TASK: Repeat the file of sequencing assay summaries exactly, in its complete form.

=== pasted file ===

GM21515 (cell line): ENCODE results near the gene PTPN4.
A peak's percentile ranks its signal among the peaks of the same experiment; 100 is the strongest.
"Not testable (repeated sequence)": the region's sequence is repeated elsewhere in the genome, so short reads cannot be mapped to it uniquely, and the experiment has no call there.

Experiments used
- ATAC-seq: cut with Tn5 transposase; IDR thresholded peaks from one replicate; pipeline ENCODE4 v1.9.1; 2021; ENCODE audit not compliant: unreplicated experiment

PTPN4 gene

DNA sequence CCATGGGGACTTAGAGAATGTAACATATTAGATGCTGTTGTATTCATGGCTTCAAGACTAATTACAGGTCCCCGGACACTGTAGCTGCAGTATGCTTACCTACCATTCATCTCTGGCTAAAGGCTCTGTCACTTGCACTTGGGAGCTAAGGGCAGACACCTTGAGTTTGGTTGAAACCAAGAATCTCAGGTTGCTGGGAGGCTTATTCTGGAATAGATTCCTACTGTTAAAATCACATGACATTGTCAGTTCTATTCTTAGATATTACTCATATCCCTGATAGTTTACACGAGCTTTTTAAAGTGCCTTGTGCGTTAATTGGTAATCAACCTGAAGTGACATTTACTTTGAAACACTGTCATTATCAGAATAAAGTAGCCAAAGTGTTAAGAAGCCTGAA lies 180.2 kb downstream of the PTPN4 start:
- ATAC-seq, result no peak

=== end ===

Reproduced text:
GM21515 (cell line): ENCODE results near the gene PTPN4.
A peak's percentile ranks its signal among the peaks of the same experiment; 100 is the strongest.
"Not testable (repeated sequence)": the region's sequence is repeated elsewhere in the genome, so short reads cannot be mapped to it uniquely, and the experiment has no call there.

Experiments used
- ATAC-seq: cut with Tn5 transposase; IDR thresholded peaks from one replicate; pipeline ENCODE4 v1.9.1; 2021; ENCODE audit not compliant: unreplicated experiment

PTPN4 gene

DNA sequence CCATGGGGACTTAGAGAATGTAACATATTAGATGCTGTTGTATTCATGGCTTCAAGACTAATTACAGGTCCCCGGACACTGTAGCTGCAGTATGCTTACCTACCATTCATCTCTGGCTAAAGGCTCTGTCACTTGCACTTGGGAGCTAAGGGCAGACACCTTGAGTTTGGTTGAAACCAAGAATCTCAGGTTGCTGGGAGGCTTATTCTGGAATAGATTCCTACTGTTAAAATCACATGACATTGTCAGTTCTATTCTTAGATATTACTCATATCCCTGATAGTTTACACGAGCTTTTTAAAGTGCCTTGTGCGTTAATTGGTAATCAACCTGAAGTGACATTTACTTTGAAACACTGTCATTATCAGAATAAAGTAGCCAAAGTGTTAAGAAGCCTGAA lies 180.2 kb downstream of the PTPN4 start:
- ATAC-seq, result no peak